This very scarce issue featuring only members of the 1910 World Champion Philadelphia A's seems to have been limited to the Syracuse, New York area. I'm guessing the fact that Jefferson Burdick lived in that city is the major reason this set was catalogued in the first place.
T213 Coupon cards were issued in three distinct series between 1910 and 1919, each with a different back. This is the second of those backs. Due to the fact that the pictures are the same ones used in the T206 set and the Type 1 cards have a similar text color, these cards are often lumped in with that set. Make no mistake, though...it's a different set and the cards are much more scarce and valuable.
T214 cards were distributed around New Orleans.
There are several "pockets" where baseball card collectors seem to be clustered. One in the Northeast (Boston-New York-Philadelphia). Another is in the Midwest, while yet another is located out on the West Coast. In a smaller sense, parts of (southern) Florida and Arizona can be included, since so many people from those main clusters retire there.
As for the Deep South, there's really not a large-scale card collecting population. Both Nationals held in Atlanta were considered to be disappointing, and my own experience from having lived in Jacksonville in the past led me to realize that there are more people interested in football and NASCAR there. However, New Orleans saw an awful lot of card issued during the tobacco era, and many of those sets are tough to collect.
In fact, there are still discoveries of previously unknown cards in Louisiana from time to time. I wrote about one such discovery in March.
T215 Red Cross
This is a very distinctive back. Today, the cross shown here is better known as the Iron Cross awarded to German soldiers during both World Wars. There were two distinct sets of Red Cross cards, but both featured the same back design.
This is one of the more puzzling sets found in the T-series. First of all, this wasn't catalogued by Jefferson Burdick in the American Card Catalog; rather, it was added to a later edition after his death. Secondly, the line about the cigarettes being sold in England should preclude it from being included at all, since foreign cards were given other designations. Finally, hobby legend has stated that these cards were available only in the South Seas area (China, Australia, the Philippines, Panama Canal Zone, etc.) to military servicemen a few years before World War I.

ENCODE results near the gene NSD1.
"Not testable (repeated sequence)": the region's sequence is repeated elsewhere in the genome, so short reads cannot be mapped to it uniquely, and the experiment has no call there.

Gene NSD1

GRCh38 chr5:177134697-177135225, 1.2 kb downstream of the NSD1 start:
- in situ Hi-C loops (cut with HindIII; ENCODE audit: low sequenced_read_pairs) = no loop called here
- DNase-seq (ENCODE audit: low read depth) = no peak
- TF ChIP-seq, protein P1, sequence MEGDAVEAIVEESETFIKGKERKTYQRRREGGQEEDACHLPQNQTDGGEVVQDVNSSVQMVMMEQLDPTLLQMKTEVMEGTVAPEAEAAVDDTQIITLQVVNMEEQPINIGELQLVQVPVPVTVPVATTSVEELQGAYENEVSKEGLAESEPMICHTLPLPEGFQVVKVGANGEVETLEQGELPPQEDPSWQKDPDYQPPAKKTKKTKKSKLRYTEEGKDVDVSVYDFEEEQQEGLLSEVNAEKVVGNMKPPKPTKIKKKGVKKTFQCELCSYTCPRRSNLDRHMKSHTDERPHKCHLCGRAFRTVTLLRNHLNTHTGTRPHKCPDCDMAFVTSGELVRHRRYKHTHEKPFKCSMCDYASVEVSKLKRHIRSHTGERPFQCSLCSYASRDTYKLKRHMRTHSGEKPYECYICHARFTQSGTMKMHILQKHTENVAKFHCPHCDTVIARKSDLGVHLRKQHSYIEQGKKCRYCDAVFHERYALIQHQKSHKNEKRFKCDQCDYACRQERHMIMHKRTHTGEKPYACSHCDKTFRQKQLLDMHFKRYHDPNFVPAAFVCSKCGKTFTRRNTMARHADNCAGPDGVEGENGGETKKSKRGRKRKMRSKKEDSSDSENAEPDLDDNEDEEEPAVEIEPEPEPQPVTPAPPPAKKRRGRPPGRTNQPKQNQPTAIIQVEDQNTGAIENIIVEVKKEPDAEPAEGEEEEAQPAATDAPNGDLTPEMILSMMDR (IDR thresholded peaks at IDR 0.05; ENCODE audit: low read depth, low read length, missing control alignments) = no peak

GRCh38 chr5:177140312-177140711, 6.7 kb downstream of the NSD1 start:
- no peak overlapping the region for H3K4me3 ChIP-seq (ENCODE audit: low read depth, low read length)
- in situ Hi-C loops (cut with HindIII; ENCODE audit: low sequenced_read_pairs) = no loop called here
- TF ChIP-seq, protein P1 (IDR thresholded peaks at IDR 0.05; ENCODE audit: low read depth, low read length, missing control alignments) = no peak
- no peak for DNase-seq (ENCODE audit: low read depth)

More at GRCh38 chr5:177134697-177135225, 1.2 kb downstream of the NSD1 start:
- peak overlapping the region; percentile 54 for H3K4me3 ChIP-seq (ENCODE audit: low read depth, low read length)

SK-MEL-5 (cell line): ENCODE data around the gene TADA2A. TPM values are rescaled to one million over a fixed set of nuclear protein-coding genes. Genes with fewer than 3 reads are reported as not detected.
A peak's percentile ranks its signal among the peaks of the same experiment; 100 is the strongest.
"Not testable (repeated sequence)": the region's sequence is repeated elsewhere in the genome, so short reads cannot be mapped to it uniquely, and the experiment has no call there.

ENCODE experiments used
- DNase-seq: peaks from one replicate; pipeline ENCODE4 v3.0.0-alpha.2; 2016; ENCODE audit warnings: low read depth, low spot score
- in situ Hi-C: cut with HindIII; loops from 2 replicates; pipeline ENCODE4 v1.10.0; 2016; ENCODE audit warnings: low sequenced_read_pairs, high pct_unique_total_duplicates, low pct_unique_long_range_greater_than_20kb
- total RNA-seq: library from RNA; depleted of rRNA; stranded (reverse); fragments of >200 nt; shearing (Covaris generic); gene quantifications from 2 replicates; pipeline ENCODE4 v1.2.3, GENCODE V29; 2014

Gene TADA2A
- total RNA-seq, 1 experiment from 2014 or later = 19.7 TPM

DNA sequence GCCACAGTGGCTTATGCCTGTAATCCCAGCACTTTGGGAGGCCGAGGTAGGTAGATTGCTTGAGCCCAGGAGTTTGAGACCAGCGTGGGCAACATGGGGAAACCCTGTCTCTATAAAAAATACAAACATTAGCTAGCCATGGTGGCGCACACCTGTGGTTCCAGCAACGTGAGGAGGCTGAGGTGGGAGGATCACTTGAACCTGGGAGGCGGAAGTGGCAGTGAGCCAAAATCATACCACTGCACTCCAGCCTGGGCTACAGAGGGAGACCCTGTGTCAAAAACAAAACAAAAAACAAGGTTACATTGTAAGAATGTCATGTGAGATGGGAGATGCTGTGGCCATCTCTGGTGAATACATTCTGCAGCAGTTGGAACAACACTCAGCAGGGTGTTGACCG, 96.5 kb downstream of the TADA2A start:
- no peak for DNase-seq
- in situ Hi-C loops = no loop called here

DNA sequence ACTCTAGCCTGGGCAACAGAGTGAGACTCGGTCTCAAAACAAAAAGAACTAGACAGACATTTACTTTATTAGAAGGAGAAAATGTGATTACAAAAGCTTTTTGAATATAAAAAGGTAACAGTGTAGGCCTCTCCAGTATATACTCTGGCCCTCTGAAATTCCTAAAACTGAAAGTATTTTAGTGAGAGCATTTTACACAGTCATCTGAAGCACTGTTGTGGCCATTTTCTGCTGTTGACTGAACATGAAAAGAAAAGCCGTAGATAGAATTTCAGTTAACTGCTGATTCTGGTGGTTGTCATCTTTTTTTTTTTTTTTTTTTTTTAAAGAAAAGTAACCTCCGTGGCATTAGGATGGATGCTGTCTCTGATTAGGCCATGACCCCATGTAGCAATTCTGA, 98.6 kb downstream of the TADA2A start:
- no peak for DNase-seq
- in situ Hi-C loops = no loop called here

However, some advanced collectors have mentioned that the cards are often found in better shape than you'd expect for something that made the trip back in a foot locker; in fact, many are in great shape and appear to be hand-cut. It's been claimed that these cards were never placed into packs (despite the fact that one is pictures on the back), but that's going to be hard to definitively prove.
I still want to know how they got lumped in with Red Cross cards, since they obviously are different sets.
These cards are also from the New Orleans area. They hold a couple of distinctions. First, they're among the few sets that feature Federal League players. Second, the set -- issued inside cigarette packages -- includes cards of Honus Wagner...and were issued after his T206 card was famously withdrawn.
There were three brands among T216 cards. Kotton is the more common, but Mino and Virginia Extra can also be found.
Finally, here's another set that was limited to a regional area. Mono cigarettes were sold in California, and these cards feature only players from the PCL. Out of the "200 Portraits," only 23 ballplayers have been identified. There must have been a lot of leading actresses in California even then.